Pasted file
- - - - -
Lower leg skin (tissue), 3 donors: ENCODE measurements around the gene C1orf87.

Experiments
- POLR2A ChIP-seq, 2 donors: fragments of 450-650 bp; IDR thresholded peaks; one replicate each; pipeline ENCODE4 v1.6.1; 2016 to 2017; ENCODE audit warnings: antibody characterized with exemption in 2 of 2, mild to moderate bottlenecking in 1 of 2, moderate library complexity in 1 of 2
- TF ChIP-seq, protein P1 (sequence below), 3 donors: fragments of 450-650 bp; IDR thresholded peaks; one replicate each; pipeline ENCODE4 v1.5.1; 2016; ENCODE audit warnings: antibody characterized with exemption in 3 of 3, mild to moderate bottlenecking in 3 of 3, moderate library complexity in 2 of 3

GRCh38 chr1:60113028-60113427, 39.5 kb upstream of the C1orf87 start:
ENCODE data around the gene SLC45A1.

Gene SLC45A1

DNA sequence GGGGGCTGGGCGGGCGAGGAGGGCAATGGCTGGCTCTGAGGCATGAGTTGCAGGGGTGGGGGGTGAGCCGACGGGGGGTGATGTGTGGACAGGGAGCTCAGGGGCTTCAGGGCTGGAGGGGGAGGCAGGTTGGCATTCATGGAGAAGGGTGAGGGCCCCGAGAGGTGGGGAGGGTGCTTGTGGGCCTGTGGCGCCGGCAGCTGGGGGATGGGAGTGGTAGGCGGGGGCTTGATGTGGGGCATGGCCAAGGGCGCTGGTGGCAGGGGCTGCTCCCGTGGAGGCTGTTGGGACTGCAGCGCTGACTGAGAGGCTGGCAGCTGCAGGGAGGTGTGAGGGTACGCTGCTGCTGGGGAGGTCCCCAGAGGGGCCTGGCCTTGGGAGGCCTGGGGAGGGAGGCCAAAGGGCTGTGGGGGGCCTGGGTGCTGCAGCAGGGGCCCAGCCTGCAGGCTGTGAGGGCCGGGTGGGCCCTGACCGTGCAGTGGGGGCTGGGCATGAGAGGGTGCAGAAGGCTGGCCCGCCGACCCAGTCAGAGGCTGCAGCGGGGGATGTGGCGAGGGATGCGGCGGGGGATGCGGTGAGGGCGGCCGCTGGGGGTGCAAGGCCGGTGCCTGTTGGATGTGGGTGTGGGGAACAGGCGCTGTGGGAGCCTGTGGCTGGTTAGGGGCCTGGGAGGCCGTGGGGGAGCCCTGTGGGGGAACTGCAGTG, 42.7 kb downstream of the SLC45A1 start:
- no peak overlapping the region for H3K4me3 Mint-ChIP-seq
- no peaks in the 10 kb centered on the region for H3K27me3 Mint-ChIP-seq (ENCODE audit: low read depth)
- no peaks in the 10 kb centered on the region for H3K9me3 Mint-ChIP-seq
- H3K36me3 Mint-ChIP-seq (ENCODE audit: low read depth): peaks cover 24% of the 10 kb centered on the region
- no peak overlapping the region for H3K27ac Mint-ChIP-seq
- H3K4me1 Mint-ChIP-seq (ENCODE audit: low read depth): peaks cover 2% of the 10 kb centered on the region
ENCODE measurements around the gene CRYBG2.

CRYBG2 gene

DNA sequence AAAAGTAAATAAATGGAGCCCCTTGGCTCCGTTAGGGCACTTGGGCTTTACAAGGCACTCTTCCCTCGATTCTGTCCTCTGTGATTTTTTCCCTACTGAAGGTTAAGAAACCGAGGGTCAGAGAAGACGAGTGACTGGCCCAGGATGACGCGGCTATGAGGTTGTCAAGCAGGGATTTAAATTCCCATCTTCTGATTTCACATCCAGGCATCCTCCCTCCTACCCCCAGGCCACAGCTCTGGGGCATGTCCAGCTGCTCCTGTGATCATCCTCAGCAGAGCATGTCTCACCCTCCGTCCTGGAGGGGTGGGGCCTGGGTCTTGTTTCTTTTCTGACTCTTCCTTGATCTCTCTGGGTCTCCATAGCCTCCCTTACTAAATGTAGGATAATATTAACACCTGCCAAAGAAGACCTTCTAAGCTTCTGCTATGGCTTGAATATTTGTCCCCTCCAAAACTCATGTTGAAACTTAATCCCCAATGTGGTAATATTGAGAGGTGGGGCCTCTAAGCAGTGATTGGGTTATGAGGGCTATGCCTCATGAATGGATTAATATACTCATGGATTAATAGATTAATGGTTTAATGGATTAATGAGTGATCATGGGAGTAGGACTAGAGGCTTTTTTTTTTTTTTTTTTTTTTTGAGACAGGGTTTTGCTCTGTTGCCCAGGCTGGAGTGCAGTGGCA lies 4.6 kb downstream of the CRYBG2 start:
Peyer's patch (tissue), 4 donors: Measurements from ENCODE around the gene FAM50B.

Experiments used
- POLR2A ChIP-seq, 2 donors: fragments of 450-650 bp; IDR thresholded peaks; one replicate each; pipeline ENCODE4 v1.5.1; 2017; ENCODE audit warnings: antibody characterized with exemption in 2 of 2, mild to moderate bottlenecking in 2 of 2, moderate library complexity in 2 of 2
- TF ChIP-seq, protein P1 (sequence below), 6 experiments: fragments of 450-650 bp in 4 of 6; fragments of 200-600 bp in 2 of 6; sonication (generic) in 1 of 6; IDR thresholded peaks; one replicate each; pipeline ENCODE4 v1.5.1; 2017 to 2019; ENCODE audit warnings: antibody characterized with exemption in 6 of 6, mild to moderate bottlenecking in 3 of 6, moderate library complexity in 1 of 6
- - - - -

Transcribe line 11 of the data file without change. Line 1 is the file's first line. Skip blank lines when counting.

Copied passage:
- no peaks in the 10 kb centered on the region for H3K9me3 Mint-ChIP-seq